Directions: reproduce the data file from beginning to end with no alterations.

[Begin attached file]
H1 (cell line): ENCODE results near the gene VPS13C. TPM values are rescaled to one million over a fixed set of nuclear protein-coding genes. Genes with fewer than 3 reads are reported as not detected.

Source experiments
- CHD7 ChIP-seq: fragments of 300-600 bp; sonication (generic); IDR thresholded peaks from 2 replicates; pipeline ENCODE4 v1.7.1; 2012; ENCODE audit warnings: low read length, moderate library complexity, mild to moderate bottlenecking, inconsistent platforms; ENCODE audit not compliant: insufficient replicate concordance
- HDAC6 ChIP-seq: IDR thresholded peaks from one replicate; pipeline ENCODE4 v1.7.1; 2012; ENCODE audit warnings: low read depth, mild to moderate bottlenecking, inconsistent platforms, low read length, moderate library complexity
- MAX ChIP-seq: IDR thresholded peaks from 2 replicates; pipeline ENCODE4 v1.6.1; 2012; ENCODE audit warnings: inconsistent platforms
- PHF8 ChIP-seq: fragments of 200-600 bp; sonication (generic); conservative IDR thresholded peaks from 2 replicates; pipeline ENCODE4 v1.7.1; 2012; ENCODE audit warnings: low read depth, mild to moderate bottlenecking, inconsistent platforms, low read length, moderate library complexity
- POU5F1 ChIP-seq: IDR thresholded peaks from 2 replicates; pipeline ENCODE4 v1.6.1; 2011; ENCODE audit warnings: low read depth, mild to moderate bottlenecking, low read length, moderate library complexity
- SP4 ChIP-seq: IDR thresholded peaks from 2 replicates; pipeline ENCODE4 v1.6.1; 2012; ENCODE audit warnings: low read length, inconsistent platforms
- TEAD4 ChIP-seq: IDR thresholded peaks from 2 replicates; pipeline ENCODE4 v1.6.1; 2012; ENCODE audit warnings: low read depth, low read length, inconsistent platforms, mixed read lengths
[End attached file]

H1 (cell line): ENCODE results near the gene VPS13C. TPM values are rescaled to one million over a fixed set of nuclear protein-coding genes. Genes with fewer than 3 reads are reported as not detected.

Source experiments
- CHD7 ChIP-seq: fragments of 300-600 bp; sonication (generic); IDR thresholded peaks from 2 replicates; pipeline ENCODE4 v1.7.1; 2012; ENCODE audit warnings: low read length, moderate library complexity, mild to moderate bottlenecking, inconsistent platforms; ENCODE audit not compliant: insufficient replicate concordance
- HDAC6 ChIP-seq: IDR thresholded peaks from one replicate; pipeline ENCODE4 v1.7.1; 2012; ENCODE audit warnings: low read depth, mild to moderate bottlenecking, inconsistent platforms, low read length, moderate library complexity
- MAX ChIP-seq: IDR thresholded peaks from 2 replicates; pipeline ENCODE4 v1.6.1; 2012; ENCODE audit warnings: inconsistent platforms
- PHF8 ChIP-seq: fragments of 200-600 bp; sonication (generic); conservative IDR thresholded peaks from 2 replicates; pipeline ENCODE4 v1.7.1; 2012; ENCODE audit warnings: low read depth, mild to moderate bottlenecking, inconsistent platforms, low read length, moderate library complexity
- POU5F1 ChIP-seq: IDR thresholded peaks from 2 replicates; pipeline ENCODE4 v1.6.1; 2011; ENCODE audit warnings: low read depth, mild to moderate bottlenecking, low read length, moderate library complexity
- SP4 ChIP-seq: IDR thresholded peaks from 2 replicates; pipeline ENCODE4 v1.6.1; 2012; ENCODE audit warnings: low read length, inconsistent platforms
- TEAD4 ChIP-seq: IDR thresholded peaks from 2 replicates; pipeline ENCODE4 v1.6.1; 2012; ENCODE audit warnings: low read depth, low read length, inconsistent platforms, mixed read lengths